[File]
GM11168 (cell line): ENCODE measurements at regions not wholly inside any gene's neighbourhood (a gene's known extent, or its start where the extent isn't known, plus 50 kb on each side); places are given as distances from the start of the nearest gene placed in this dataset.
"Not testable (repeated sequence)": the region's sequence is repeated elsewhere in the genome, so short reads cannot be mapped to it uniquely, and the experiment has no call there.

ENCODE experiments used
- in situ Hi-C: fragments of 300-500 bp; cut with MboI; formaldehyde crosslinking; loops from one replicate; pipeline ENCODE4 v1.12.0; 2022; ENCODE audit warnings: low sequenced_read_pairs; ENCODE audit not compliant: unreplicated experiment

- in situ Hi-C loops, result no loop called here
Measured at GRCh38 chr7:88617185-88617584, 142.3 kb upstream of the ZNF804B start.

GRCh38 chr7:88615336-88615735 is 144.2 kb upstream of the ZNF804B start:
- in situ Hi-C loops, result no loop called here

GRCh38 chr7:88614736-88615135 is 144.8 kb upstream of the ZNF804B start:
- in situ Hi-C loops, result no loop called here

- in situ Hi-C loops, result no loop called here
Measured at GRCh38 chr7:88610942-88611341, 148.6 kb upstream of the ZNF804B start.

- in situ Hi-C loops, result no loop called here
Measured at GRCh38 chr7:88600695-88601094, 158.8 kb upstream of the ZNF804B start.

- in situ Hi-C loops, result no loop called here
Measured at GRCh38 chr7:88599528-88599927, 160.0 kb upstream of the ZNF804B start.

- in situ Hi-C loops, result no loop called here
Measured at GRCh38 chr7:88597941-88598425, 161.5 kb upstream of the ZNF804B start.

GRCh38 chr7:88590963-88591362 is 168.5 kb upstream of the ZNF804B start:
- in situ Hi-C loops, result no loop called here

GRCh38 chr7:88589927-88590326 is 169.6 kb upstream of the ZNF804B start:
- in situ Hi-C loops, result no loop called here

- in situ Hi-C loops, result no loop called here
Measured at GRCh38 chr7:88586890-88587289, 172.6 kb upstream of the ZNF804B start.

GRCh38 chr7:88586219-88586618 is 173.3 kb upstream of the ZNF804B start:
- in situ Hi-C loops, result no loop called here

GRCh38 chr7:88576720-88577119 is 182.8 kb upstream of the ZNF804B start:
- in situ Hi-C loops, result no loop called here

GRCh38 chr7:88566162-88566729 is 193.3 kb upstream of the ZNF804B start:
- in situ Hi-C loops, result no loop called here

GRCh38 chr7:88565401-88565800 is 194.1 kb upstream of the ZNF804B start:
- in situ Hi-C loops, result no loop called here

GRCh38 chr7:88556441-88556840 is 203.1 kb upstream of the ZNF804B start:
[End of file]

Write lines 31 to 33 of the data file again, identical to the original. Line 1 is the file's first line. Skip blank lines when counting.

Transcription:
GRCh38 chr7:88565401-88565800 is 194.1 kb upstream of the ZNF804B start:
- in situ Hi-C loops, result no loop called here

GRCh38 chr7:88556441-88556840 is 203.1 kb upstream of the ZNF804B start: